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Author Topic: Why can microwaves carry more information than radio waves?  (Read 6400 times)

Offline chris

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Microwaves are preferentially used over radio waves for mobile phone, audiovisual and satellite communications on the grounds that they can carry more information than a radio wave. But why can they carry more information?

« Last Edit: 08/12/2010 20:01:51 by chris »


 

Offline JP

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I strongly suspect it's simply because the wavelength is shorter.  If you're cramming the same amount of data into a single wave cycle, then you get more wave cycles per second passing you in the microwave band than in the radio wave band, hence more information.

You could go even shorter wavelengths to cram in more data, but as you do that you have less and less power to penetrate through or bend around obstacles.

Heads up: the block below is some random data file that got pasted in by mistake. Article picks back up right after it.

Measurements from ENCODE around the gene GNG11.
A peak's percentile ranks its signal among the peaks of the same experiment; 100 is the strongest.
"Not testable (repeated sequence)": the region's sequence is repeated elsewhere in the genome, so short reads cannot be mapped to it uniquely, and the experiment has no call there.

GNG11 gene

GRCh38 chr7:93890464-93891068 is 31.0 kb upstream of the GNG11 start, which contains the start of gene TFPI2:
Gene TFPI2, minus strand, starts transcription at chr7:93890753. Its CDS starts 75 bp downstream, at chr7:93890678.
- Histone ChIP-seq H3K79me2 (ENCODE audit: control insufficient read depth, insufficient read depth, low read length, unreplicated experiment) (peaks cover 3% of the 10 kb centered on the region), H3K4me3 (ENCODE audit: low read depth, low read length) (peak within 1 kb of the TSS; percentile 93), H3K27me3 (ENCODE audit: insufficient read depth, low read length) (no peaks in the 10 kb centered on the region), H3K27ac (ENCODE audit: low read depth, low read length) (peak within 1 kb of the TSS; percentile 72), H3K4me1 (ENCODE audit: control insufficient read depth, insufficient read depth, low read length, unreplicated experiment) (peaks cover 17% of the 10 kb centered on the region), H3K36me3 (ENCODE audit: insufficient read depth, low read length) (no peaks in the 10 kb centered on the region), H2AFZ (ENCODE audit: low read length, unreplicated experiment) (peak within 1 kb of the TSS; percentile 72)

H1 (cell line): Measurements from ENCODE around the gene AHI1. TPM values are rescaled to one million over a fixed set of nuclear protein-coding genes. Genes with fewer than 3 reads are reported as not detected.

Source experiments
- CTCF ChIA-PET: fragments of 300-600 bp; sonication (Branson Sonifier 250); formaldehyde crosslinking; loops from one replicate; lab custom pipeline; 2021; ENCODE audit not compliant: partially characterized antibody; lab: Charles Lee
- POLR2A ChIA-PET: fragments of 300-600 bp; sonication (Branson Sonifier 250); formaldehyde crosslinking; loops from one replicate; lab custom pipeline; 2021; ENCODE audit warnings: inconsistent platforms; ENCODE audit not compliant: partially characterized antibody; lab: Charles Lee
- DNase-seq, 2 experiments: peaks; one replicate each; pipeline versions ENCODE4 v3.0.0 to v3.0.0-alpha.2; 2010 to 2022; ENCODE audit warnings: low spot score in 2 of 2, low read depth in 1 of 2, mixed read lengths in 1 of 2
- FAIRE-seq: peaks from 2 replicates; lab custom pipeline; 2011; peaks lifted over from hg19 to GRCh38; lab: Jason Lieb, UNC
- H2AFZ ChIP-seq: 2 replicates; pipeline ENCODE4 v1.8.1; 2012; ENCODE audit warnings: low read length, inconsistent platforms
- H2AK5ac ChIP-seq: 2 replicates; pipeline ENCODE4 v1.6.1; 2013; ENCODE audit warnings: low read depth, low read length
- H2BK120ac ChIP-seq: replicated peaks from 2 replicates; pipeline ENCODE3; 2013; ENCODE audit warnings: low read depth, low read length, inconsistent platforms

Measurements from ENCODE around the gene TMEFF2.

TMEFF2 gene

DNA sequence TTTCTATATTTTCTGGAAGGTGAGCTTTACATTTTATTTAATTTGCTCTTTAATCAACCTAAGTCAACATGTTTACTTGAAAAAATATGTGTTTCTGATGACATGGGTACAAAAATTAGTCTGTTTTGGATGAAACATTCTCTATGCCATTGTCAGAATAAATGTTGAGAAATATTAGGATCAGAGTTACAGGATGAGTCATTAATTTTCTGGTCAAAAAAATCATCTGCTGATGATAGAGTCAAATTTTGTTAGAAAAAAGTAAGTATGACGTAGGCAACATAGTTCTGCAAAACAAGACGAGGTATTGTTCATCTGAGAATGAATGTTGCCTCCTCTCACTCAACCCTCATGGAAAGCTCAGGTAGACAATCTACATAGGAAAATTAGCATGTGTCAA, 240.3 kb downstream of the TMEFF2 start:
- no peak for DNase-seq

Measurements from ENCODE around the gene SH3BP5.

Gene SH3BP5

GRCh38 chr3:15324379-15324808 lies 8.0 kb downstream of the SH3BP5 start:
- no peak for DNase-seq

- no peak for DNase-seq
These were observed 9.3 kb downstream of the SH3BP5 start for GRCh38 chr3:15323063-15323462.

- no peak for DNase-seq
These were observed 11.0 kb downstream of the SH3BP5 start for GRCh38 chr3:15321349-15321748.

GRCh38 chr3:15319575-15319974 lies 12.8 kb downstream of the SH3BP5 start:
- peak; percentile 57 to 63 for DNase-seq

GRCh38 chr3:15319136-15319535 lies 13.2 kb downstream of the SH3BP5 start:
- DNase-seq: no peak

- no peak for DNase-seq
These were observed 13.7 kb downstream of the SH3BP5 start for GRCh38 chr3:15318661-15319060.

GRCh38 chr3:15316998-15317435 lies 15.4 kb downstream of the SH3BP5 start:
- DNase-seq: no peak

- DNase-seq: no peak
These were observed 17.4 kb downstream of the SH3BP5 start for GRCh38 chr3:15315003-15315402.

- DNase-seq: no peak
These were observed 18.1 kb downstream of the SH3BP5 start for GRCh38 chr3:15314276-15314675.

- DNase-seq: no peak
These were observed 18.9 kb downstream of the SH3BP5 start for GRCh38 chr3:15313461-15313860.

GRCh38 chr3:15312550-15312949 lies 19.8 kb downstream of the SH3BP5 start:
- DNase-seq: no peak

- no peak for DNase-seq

Offline graham.d

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Microwaves are radio waves but the definition is to do with the wavelength range which is much shorter than what you get over your typical FM radio. As JP says you can get more information because of the shorter wavelength and higher frequency. If you Google "Nyquist limit" you will find websites that explain the maths behind this.
 

Offline Geezer

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Yes indeed. And, at the other end of the spectrum, literally and figuratively, there is ULF (Ultra Low Frequency), sometimes used by submarines. Unfortunately, the wavelengths are so great that the communication rates are very limited. I seem to remember that they get around this by using "canned" messages so they only need to send a very small number of characters.

For example, 37 might represent something like "We're running low on bully-beef." The possible bit rates would pretty much rule out any sort of Internet traffic.
 

Offline Bored chemist

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"You could go even shorter wavelengths to cram in more data"